This guest post comes from Ryan Hacker, the founder of TruePoint Laser Scanning as he explains some of the basics of 3D laser scanning.
Data collection was once a slow, labor-intensive operation with multiple technicians collecting field data using manual tape measuring and pencil-to-paper recording. A friend introduced me to 3D laser scan technology, and I could immediately see the benefit from a time and cost savings perspective. This technology has made rapid advancements in the construction and engineering industry for more than 20 years. Nine years ago, I invested in my first scanner and our team has spoken to thousands of businesses. Below is a list of common questions I am asked:
1. What is 3D Laser Scanning?
3D laser scanning captures as built documentation for existing buildings or sites. Once data is acquired, a point cloud is generated and used to develop 2D drawings or 3D models, expediting the design, planning and development of projects.
2. How Does it Work?
One primary method is that a laser scanner sends light pulses at high speeds which reflect off objects and return to the scanners’ sensor. For each pulse, the distance between the scanner and object is measured by determining the elapsed time between the sent and received pulses. Each point of the scan will be converted to a pixel with a known x-, y- and z- coordinate. Laser scans are taken in multiple positions around a site from varying viewpoints. Millions of data points are captured and processed into a point cloud, creating an accurate data set of the structure or site.
3. Why is a Point Cloud Important?
Point clouds provide powerful and dynamic information for a project. By representing spatial data as a collection of coordinates, point clouds deliver large data sets that can be mined for information. The visualization and analysis from this data is invaluable for decision making. CAD technicians transform point clouds into customized deliverables used for visualization, analysis, design, construction, renovation, prefabrication and facility modifications.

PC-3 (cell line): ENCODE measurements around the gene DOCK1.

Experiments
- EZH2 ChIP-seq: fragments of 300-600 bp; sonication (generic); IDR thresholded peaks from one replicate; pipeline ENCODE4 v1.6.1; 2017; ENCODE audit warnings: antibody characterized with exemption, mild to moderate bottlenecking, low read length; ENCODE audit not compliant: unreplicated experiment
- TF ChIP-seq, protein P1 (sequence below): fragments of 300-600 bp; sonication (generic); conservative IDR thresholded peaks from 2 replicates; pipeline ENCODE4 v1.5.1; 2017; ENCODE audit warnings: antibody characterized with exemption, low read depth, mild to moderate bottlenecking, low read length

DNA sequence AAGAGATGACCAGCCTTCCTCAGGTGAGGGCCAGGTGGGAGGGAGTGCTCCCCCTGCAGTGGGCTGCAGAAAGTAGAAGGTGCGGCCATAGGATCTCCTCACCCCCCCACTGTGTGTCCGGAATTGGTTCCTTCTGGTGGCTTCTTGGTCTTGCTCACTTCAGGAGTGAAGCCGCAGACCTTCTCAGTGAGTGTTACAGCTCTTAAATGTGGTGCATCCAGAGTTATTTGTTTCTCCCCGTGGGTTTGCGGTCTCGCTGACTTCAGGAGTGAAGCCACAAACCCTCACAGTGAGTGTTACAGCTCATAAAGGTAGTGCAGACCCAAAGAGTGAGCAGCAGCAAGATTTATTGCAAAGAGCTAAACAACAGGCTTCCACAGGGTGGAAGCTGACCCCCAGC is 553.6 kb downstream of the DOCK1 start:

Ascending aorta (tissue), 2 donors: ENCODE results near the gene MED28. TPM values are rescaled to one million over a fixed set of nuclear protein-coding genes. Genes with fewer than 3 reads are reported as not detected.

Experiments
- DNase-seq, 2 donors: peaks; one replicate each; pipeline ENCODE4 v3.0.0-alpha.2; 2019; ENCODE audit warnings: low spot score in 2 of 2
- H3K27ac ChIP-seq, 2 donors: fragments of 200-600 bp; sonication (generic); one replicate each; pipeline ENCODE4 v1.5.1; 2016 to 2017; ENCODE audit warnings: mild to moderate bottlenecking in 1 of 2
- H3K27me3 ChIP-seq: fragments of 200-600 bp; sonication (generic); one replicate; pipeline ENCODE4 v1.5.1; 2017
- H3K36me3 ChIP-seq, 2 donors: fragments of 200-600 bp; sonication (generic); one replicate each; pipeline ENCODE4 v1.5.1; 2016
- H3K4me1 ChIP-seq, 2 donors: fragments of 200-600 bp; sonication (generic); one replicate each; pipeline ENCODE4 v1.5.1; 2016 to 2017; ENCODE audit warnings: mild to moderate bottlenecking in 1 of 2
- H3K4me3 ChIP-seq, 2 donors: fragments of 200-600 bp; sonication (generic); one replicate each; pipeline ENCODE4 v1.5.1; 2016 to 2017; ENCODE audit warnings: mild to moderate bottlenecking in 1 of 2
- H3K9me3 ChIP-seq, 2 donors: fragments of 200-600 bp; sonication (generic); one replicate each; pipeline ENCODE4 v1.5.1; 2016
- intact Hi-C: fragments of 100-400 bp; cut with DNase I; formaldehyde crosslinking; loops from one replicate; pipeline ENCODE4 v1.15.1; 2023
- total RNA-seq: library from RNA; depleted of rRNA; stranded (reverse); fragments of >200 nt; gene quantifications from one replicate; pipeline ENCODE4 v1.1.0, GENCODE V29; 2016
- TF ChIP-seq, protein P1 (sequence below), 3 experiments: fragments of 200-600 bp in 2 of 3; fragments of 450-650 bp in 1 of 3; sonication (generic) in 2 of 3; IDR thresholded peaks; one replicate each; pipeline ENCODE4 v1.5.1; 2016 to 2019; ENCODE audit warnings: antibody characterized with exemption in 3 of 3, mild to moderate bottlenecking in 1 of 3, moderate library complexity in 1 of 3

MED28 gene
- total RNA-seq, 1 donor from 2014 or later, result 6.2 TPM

4. What are the Benefits?
Sites are captured in high detail the first time, eliminating the need for return visits. High speed data collection expedites time-sensitive projects or those that require minimal disruption. Data sets are dimensionally accurate, measurable, and shareable, optimizing the efficiency of time spent during project planning and execution. Communication is improved, teams can discuss plans while each has access to the same information, creating a more dynamic working environment.
5. How Long Does It Take?
With project managers all over the U.S., we work quickly to provide detailed quotes for clients. For most jobs, large areas can be laser scanned in as little as a couple of hours or larger sites in as little as a few days. Entire facilities or campuses can take several weeks to capture the entire site, but most projects are measured in hours or days.
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